Racism wasn’t the only emotionally charged Brighton City Council discussion June 16. Needlepoint bipolar ionization got councilmembers equally worked up.
While some councilors were relatively indifferent about a technology that aerates city office spaces, others considered it wasted money. Eventually, though, some council members chastised city staff for how members did their jobs, which resurrected old tensions.
The needlepoint bipolar ionization is an air filtration system for enclosed spaces, which would help eliminate COVID-19 particles in the air, said Chris Hill, a representative of Building Technology Systems Inc., at a study session June 9. It wouldn’t cost more than $261,000 and would ultimately be covered by the city’s funding from the Coronavirus Aid, Relief and Economic Security Act, according to a resolution drafted for the June 16 meeting.
Some counci lmembers expressed support for the product because it could help reduce the risk of city employees contracting COVID-19. Councilwoman Mary Ellen Pollack, on the other hand, said “We’re just being typical government, just wasting money.” The technology isn’t necessary she argued, citing other precautionary measures already in place, such as sneeze guards and face covering requirements.
“I hope the media gets their hands on this and just lets them (people) know just how much you all sit there and think that federal money is free money and they could sure use it,” Pollack added, “And if they don’t print it, I’ll put out a press release.”
Mayor Pro Tem Matt Johnston, while initially supportive of the idea, changed his mind after Pollack spoke. “I don’t know why the hell we’re right here right now,” he said. He said city staff should have presented other options before suggesting air filtration.
Then, Johnston pointedly asked Acting City Manager Marv Falconburg why city staff didn’t provide council with certain bipolar ionization studies in a timely fashion. “What happened? We all asked for it (studies) and we continued it to this moment and now we’re continuing to waste more damn time on it.” Johnston’s tone matched other comments he’s recently made to Falconburg about half streetsand COVID-19, suggesting greater strife between the two.
Pollack piggy-backed off Johnston but pivoted to criticize city finance staff for not proposing other ways to use CARES money, which she said she requested. “It’s like I’m talking to the damn wall,” Pollack said. That’s when Finance Director Maria Ostrom stepped in to defend her budget manager, Kayla Barber-Perrotta, who was responding to Pollack.
“First of all, council, you are going to have to get yourselves under control. That was harsh … It’s not OK to degrade my staff, that is unacceptable,” Ostrom said. She said the way Pollack and Johnston chastised staff and their outright rejection of the air filtration technology shows little consideration for staff.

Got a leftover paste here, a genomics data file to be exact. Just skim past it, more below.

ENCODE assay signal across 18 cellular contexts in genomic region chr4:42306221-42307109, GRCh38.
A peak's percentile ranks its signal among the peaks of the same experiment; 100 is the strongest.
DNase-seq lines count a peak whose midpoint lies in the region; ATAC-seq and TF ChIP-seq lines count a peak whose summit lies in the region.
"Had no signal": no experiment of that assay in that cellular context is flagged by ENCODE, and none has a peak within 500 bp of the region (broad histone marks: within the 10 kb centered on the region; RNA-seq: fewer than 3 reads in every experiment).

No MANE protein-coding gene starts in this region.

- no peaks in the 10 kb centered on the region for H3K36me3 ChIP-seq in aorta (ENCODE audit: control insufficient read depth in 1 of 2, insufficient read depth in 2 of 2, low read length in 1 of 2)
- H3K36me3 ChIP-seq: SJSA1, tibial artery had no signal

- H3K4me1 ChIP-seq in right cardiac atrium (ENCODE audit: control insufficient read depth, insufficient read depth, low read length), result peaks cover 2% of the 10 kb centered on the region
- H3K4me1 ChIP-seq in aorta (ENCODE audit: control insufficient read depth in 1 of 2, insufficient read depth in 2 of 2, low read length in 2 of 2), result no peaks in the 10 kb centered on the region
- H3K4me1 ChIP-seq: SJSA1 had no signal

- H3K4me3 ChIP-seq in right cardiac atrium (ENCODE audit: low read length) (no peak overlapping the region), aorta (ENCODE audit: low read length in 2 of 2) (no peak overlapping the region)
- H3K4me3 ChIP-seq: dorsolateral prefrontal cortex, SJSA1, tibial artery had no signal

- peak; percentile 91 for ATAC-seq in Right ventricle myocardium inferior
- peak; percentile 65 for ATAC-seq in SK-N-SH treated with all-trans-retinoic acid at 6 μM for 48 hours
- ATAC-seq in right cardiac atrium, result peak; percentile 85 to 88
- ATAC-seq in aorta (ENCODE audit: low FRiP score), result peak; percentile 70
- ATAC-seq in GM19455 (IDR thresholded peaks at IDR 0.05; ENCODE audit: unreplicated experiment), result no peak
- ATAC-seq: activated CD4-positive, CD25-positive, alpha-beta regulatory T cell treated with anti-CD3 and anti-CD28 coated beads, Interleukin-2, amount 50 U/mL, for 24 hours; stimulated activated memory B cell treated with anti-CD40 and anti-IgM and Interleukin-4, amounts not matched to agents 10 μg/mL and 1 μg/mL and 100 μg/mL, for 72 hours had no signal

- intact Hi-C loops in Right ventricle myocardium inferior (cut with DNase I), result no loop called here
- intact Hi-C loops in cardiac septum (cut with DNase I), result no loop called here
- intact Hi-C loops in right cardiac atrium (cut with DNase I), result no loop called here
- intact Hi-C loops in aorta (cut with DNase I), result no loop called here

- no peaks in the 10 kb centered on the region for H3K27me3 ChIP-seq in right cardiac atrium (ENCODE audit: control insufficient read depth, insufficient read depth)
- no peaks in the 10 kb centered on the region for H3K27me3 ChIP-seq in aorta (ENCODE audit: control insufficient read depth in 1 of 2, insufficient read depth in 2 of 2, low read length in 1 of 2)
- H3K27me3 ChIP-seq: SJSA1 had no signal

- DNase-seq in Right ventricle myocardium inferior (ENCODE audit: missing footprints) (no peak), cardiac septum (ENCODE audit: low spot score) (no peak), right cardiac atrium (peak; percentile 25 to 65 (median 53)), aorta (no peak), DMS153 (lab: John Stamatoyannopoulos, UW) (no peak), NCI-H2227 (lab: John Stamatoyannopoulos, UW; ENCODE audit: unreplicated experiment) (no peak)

Johnston found Ostrom’s comment unacceptable, firing back that she misrepresented him. He added, “Staff should be second (in line) to the residents. I’m going to tell you that, Ms. Ostrom, Mr. Falconburg. If you didn’t understand that through the last two years, staff was made ahead of the residents.”
While Johnston didn’t further explain, in 2018 and 2019, 85 city employees stopped working for Brighton for various reasons. Several of those employees were terminated after conflict with city management, according to an analysis of data obtained through an open records request.
The discussion eventually cooled off, and council ultimately voted for Johnston’s motion to revisit bipolar ionization after the body votes on widespread COVID-19 testing.
Towards the meeting’s end, Councilman Clint Blackhurst found an opportunity to refute his fellow councilors. “I, for one, find it amazing that you guys are doing this much work,” he said to staff, who he called, “the boots on the ground who are actually getting this work done.”
In other council news:
- Ann Taddeo took the oath as a new councilmember, filling a seat that’s remained vacant since December. Read our post-election interview with her.
- Council voted to keep a requirement that anyone over the age of 2 and without a disability wear a face covering in city facilities, such as City Hall and Historic City Hall.
- Acting Police Chief Frank Acosta presented on the police department’s use of force policies. More details can be found on the city’s website. To read more about Brighton Police’s use of force policies and how it compares to other local law enforcement agencies, read this Blade story from February after an officer-involved shooting trial.
Ann Taddeo takes the oath as the newest city councilmember. Courtesy of Ann Taddeo